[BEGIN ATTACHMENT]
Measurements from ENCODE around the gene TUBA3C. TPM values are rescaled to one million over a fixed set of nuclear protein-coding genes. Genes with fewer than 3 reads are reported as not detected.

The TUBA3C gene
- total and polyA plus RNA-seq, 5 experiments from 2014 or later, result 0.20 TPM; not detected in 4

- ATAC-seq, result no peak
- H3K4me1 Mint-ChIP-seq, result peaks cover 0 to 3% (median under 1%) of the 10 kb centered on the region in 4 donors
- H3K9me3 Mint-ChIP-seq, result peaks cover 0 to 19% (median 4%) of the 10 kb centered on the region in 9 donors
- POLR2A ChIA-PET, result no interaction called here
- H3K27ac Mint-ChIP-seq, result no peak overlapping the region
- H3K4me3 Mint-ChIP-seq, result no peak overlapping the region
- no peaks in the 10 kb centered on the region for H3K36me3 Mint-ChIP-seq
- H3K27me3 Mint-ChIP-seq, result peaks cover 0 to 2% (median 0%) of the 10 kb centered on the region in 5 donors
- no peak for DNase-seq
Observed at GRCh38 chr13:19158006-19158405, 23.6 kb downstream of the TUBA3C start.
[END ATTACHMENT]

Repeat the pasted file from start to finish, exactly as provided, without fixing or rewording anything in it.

Measurements from ENCODE around the gene TUBA3C. TPM values are rescaled to one million over a fixed set of nuclear protein-coding genes. Genes with fewer than 3 reads are reported as not detected.

The TUBA3C gene
- total and polyA plus RNA-seq, 5 experiments from 2014 or later, result 0.20 TPM; not detected in 4

- ATAC-seq, result no peak
- H3K4me1 Mint-ChIP-seq, result peaks cover 0 to 3% (median under 1%) of the 10 kb centered on the region in 4 donors
- H3K9me3 Mint-ChIP-seq, result peaks cover 0 to 19% (median 4%) of the 10 kb centered on the region in 9 donors
- POLR2A ChIA-PET, result no interaction called here
- H3K27ac Mint-ChIP-seq, result no peak overlapping the region
- H3K4me3 Mint-ChIP-seq, result no peak overlapping the region
- no peaks in the 10 kb centered on the region for H3K36me3 Mint-ChIP-seq
- H3K27me3 Mint-ChIP-seq, result peaks cover 0 to 2% (median 0%) of the 10 kb centered on the region in 5 donors
- no peak for DNase-seq
Observed at GRCh38 chr13:19158006-19158405, 23.6 kb downstream of the TUBA3C start.